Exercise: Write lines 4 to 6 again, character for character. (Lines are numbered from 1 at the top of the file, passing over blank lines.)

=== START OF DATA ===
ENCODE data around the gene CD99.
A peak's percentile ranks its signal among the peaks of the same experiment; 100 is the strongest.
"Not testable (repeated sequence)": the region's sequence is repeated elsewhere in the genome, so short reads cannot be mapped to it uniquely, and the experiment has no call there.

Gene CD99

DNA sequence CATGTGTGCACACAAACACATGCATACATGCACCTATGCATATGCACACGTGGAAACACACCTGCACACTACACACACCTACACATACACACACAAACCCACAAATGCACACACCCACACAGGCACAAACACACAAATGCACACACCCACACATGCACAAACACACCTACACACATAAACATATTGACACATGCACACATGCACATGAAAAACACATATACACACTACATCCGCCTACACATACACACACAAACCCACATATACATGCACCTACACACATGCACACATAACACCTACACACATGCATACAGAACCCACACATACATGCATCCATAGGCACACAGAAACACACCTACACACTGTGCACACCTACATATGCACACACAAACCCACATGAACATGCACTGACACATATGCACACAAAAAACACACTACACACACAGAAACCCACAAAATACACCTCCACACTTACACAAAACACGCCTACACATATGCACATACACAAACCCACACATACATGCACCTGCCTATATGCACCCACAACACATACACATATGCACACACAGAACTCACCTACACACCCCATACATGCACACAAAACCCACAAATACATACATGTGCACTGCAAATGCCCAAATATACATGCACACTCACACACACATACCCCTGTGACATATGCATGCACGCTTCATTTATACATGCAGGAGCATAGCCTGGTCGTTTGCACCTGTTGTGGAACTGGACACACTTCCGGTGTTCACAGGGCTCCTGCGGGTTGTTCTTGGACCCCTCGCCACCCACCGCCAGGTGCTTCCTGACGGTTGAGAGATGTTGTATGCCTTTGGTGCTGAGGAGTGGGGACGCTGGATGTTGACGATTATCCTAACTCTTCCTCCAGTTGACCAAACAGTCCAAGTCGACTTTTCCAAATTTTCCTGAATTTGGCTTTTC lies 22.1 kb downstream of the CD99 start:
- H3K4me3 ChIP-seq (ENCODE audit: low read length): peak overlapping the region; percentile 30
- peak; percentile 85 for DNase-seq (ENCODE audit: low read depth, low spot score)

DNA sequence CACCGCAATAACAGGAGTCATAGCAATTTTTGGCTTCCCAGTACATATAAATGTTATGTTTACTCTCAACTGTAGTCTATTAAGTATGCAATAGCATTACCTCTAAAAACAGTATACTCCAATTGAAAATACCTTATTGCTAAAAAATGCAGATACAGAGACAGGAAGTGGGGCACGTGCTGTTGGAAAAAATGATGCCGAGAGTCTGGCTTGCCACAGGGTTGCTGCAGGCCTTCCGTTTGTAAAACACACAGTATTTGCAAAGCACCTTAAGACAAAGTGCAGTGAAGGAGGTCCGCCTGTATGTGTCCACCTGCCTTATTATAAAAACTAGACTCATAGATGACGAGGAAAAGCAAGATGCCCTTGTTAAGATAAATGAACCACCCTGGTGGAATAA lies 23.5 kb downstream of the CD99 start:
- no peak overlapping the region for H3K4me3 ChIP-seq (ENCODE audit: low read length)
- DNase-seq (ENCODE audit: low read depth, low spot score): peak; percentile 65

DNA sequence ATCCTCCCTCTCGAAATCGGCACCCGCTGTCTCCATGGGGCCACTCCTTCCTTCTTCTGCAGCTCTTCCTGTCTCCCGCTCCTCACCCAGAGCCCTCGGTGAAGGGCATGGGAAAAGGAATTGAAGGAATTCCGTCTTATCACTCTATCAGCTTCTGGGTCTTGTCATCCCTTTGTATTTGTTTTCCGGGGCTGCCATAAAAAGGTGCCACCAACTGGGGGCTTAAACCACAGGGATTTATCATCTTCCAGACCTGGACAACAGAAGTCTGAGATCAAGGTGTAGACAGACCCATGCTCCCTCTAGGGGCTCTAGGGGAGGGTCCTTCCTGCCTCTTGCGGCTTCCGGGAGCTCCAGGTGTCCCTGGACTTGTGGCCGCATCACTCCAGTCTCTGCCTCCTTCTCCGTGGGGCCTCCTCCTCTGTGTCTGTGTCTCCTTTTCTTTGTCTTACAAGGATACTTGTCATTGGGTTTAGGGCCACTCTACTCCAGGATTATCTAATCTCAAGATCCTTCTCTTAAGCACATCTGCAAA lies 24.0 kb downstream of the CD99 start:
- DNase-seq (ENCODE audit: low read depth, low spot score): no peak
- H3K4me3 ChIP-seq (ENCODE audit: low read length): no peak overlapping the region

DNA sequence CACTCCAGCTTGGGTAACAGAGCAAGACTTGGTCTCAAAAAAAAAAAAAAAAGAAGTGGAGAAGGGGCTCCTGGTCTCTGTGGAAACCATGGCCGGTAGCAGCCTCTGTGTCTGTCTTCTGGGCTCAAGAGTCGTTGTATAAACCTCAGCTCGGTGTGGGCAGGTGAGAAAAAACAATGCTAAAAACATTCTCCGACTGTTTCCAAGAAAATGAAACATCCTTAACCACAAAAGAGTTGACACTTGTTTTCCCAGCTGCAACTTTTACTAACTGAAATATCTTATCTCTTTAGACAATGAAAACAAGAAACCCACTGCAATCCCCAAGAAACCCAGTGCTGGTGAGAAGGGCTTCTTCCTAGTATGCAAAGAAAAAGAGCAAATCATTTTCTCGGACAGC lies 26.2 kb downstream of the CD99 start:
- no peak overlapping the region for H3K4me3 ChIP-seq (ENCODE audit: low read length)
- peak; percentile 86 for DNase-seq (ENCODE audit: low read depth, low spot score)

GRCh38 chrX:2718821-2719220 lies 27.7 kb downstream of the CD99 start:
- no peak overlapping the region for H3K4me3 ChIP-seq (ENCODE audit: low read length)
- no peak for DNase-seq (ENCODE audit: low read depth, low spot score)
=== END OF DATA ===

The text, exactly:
Gene CD99

DNA sequence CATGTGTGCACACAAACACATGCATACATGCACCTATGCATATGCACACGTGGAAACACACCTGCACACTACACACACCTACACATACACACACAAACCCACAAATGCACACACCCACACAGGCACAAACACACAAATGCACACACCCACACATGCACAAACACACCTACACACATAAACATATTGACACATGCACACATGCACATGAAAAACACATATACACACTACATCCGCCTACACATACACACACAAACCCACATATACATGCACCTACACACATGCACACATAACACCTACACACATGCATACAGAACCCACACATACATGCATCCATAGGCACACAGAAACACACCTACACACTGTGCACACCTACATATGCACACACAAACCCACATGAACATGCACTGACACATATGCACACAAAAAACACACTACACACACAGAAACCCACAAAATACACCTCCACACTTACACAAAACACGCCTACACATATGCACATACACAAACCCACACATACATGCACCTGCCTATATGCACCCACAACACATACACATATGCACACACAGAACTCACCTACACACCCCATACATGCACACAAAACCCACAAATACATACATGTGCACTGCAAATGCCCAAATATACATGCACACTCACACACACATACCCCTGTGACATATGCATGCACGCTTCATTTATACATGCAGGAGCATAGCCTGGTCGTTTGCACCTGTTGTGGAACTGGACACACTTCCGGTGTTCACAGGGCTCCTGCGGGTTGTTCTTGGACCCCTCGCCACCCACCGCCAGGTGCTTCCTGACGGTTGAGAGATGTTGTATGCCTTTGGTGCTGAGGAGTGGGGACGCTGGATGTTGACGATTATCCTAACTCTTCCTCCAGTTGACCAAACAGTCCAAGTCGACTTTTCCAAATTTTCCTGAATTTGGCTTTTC lies 22.1 kb downstream of the CD99 start:
- H3K4me3 ChIP-seq (ENCODE audit: low read length): peak overlapping the region; percentile 30